On the morning of our day out in Shibuya we found a cheaper alternative to buying food in 7-11 for a change! It’s at least 30% cheaper and has about 3 times as many options! The place is called Maretsu Petit. For £3 I had 2 bananas, a bread and butter roll, some health jelly and a iced latte, not a bad breakfast for an ‘expensive’ city.
After eating we started our 10 minute Southbound walk to Asakusa station where we hopped on the Ginza Line all the way to the end of the cycle to Shibuya. Shibuya along with Shinjuku and Ikebukuro is one of Tokyos 3 main hubs. It is at the centre of Tokyos ‘youth culture’ with a variety of music venues, record shops and bars. Exiting the station we saw a familiar face, dog face that is. For those of you who don’t know, Hachiko was the ‘most loyal dog in the world’ returning to his owners grave everyday 9 years after he had passed away before Hachiko died himself. He is so famous there was even a film made about the story!
Strictly adjacent to the statue of Hachiko is possible the most famous crossing in the world. The Shibuya Pedestrian Scramble. A maze of crossings connected by different routes to and from Shibuya and its train station. A picture of the scramble doesn’t do it justice so instead I’ve uploaded a small video file.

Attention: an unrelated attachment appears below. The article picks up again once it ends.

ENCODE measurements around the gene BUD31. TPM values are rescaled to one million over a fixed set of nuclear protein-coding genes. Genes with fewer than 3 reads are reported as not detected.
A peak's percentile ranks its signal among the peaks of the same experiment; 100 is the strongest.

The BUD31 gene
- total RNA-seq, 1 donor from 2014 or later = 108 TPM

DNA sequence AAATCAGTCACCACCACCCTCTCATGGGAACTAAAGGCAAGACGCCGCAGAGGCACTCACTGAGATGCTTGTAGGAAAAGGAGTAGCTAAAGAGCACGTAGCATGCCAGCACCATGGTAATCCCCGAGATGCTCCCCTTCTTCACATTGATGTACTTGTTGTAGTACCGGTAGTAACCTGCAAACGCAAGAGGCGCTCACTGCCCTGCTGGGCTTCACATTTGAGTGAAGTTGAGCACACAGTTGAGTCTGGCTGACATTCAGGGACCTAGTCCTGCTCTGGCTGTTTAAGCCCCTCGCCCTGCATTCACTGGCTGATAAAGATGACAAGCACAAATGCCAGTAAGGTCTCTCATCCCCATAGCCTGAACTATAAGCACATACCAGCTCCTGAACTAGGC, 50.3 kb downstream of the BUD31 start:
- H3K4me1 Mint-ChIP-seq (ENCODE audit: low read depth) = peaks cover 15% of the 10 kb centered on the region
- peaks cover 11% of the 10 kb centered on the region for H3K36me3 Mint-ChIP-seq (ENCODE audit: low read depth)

Walking directly ahead of us we had entered shopping paradise. Big name brands illuminated from every corner but it was a certain yellow and red building that caught my eye. Tower records Tokyo, the last one standing in the world. From everything to K Pop and Punk to Jazz and J Pop you would certainly find what you were looking for if you wanted a new release on CD. We spent at least 2 hours in here listening to all of the obscure music on headphones and trying to find a souvenir for me. Personally, I could of spent the whole day here and be happy but it was only fair to move on by lunchtime!
After a bite to eat we strolled in the scorching sun to Yoyogi Park, one of Tokyos best natural areas for relaxing with nature. We sat and read our books in the shade whilst the mid day sun sizzled silently above us.
Circling the park for a while we exited through the Harajuku Gate and up towards Meiji Jingu. The shrine is a traditional landmark within the forests of Yoyogi as a dedicated to Emperor Meiji and his Empress Shoken. Within the complex are several points of interest. The Naien in the inner precinct houses the main shrines and a treasure museum showcasing the Emperor and his wife’s fortunes. The Gaien on the outer precinct holds the Meiji Memorial Picture Gallery, several halls and the National Stadium.
Retreating from where we entered we headed towards Omotesando, a thriving shopping street with fluorescent advertisements, big logos and audio coming from every direction. If you’re a luxury traveller this is where you go to spend your money.
Afterwards we turned right onto Cat Street. This (I hate this word but ) trendy shopping street makes Dalston and Shoreditch seem boring. We went in so many vintage and unique clothe shops that it broke our hearts the more we continued with how expensive it was.
After Cat street we spent the entire evening wondering deep into the heart of every artery and capillary in Shibuyas organ.
Thanks for reading! If you have any suggestions of places to visit in Tokyo, please let me know! The next blog post will be about our day in Odaiba!